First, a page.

Ami Magazine published an article by Sara Yocheved Rigler that would have many of our Geonim and Rishonim turning over in their graves. In a nutshell, the article describes strange phenomena such as fear of Nazi related imagery or fear of situations that might be similar to Holocaust experiences. The people experiencing these things are not able to explain why they have these fears.
According to the article, these are manifestations of reincarnated souls from the Holocaust. That is the only explanation given for these oddities (which are not very odd at all). In fact, the article goes so far as to suggest that non-Jews are also reincarnated with Jewish souls from the Holocaust and this is what draws them toward conversion. Of course this is problematic because those who believe in reincarnation and recycling of souls also believe that souls only transmigrate from Jew to Jew and non-Jews are given new souls with each birth. This is waved away by a rabbi quoted in the article who says if you wanted to be a non-Jew in a previous life you come back as a non-Jew.
I have three basic issues with this article.
1. It is disingenuous because it uses anecdotes from people who do not necessarily agree with the article as support for the article’s ideas. For example, Rabbi Berel Wein is quoted at the beginning of the article. He related that the Ponevezher Rav once said to a group of young couples in Miami that their job was to repopulate the world with Jews in the aftermath of the Holocaust. That is a common Jewish sentiment from the mid-20th century. The problem is that it is being used as some sort of support for the idea that Jews born in America are reincarnations of people who perished in the Holocaust. He said nothing of the sort. He meant nothing of the sort. There is simply no reason to think he did.
Another similar example is using R’ Lau’s recollection of the Holocaust. He famously said that experiencing the Holocaust as a child left him with three strong memories. Dogs, boots, and trains. This is somehow used as support for the idea that someone who is afraid of boots is reincarnated from someone who perished in the Holocaust.
Neither of those stories has anything to do with reincarnation. But it gives the article “credence” to toss a few familiar names into the article to prove irrelevant, agreed upon points.
2. Stay away from the Holocaust. Trying to explain Holocaust deaths as tikkun and a way of cleansing a soul is offensive. We don’t know why people die. We don’t even know if there is always a reason that people die. To try to make death feel better because it’s part of a giant soul reincarnation cleansing plan is no better than saying they died because of their sins. It’s ugly.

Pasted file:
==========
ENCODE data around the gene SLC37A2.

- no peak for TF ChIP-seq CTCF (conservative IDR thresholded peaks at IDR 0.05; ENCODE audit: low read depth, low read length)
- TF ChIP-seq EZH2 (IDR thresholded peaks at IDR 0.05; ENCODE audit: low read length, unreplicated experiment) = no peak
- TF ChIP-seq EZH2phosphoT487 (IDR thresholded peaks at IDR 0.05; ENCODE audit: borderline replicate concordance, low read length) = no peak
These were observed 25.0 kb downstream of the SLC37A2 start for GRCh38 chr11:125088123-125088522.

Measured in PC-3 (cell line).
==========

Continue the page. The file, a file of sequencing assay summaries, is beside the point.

But more importantly, it demonstrates that the real reason reincarnation is being discussed in this context is to make us feel better. We don’t understand death and destruction so we explain it with reincarnation. We don’t understand how millions could die for no reason so we explain it with reincarnation. We can’t explain a fear of showers or boots so it must be reincarnated souls from the Holocaust. There might be better answers to these questions. But the article does not explore them. Using the emotional appeal of the Holocaust to draw us into a reincarnation narrative is inappropriate.
3. Most importantly, reincarnation is a very controversial subject in Judaism. It’s not mentioned in Tanach. It’s not mentioned in the Talmud or Medrash. It’s rejected by most of the Geonim. It is rejected or ignored by many of the mainstream Rishonim. It serves no theological purpose other than to explain things that might be able to be explained in another way.
The article jumps right into reincarnation without a moment’s consideration of the very prominent Torah authority figures that reject reincarnation. This is at worst a lie and at best ignorance. But either way it is incomplete. Gilgul is not a necessary belief in orthodox Judaism. In fact, it might be worst to believe in it than not to believe in it. Why are we normalizing this kind of thing? Why are we discarding the valid opinions that don’t hold of gilgul? Why is it okay to just side with the Arizal on everything and forget about everyone else?
I don’t need to make the complete case against gilgul here. But I will make a couple of points.
The Ancient Greeks believed in reincarnation. We did not. We knew their beliefs and we rejected them in the time of Chazal. It’s impossible to say that Jews did not talk about reincarnation because they just didn’t know that it could exist. It was known and it was not accepted. It began to be accepted by a select few Rishonim after being rejected by the two most prominent early Rishonim that discuss Hashkafa, Rambam and Rabbi Judah HaLevi. The one prominent Rishon who does mention gilgul is Ramban and he does so at the expense of an interpretation on the verse that is in Chazal. In other words, they had a different explanation for the verse. The interpretation of Ramban contradicts Chazal.
In the 15th and 16th century there was a renewed interest in this sort of thing. Dybbuks also became more popular in this period. (See: Between Worlds: Dybbuks, Exorcists, and Early Modern Judaism ) But it’s no fait accompli that gilguls and dybbuks are part of Judaism. We have no idea if it’s true and our early sources say that it’s not.
It’s not a positive development that these beliefs have gone mainstream. They are too easy to reject and cast aspersion on the more vital parts of Judaism. We don’t need this stuff in Judaism and it doesn’t improve our lives. Why are we so willing and eager to embrace it in our publications without question? This is my little protest. Don’t force these beliefs down our throats. It’s not integral to Judaism.
(Note: Reincarnation at the times of Messiah has nothing to do with this discussion.)
Read the article here: PDF